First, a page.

This Easter time (Hallelujah!) is an in between space. A now and not yet. A “liminal” space if you like that word. A “thin place” if you are of a Celtic bent. Christ had died on the cross and been buried. And then Christ was not in the tomb, and there were angels and faux gardeners and appearances of the risen Christ popping up in impossible places. Christ was no longer here. Christ was abundantly here (and then gone again). What kind of grieving is possible when the spirit of the dead will not let you rest?

In thin places, in between the now and not yet, anything becomes possible. What we have known to be certain is turned on its head and is now uncertain. Who we have known ourselves to be shimmers in the mirror and we become unknown to ourselves. The death of a beloved teacher shakes our core because in that death we become either the orphaned student or we become the teacher—but how do we do that without the beloved teacher who held us up? In thin places our relationships are broken and rearranged--transformed, if we have the courage to accept it.

Your father dies and now you are the patriarch. Your mother dies and you are now the matriarch. You are the last son who has not left home. The only daughter who still visits. Our roles are so definite and so concrete...until they aren't, until death shakes our foundation and we are...lost. How do we bear the loss of those who defined us by their presence and place in our lives? This surely is the question on the minds of the disciples. Perhaps it’s a question on the minds of some of us here. We might go back then, in our minds, to relive those last moments before our loved one left us. The disciples, in those days after Jesus’ death and inexplicable appearances, might well have reflected back on Jesus’ words at dinner, the night before he died.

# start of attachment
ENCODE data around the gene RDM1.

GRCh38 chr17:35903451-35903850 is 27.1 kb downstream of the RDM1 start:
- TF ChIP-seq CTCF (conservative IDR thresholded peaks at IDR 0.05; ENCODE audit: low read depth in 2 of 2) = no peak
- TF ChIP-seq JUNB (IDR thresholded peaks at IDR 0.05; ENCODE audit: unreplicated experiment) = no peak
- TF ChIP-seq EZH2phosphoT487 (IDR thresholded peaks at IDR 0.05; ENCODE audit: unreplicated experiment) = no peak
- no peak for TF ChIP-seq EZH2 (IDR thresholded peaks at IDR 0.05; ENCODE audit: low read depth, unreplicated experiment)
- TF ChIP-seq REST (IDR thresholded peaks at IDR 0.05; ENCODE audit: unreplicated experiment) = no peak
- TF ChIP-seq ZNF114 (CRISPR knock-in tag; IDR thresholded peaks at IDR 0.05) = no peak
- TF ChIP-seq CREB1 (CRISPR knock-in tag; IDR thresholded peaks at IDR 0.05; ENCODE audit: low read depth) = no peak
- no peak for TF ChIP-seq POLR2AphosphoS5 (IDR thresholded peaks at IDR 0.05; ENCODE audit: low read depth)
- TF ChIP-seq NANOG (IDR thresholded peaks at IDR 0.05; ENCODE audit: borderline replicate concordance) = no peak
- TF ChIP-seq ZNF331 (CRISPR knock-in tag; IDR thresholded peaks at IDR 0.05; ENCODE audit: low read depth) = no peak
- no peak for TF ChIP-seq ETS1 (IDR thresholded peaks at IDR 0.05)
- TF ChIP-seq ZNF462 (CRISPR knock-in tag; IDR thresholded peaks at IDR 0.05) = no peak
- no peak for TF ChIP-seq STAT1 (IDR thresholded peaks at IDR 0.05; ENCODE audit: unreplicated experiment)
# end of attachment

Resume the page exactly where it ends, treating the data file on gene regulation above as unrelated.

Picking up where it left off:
Surely we have done that? A loved one dies and you reach for their last words to you. Perhaps you had time to say goodbye, or perhaps you didn't. If you had known this would be the last time, you might have said it different, done it different. We reach for meaning in those last words--in these days we pour over the last tweets and Facebook messages of those who are gone. We keep the voicemail of our lover asking us to stop to buy milk on the way home, because we cannot bear to erase their voice. In the older days, when we had answering machines, how many of us kept the outgoing message recorded in our beloved's voice, because we wanted to be able to call home and hear them speak to us one last time?

I read through the last supper sermon that Jesus preached to his disciples in the gospel of John, and I get lost in the language. After a while, my mind zones out. How much could one possibly take in at this last supper—which perhaps they did not fully understand would be the last? But there are words and sentences that stand out, and as I read through the passage this week, my heart got stuck on this one sentence: “I will not leave you orphaned; I am coming to you.”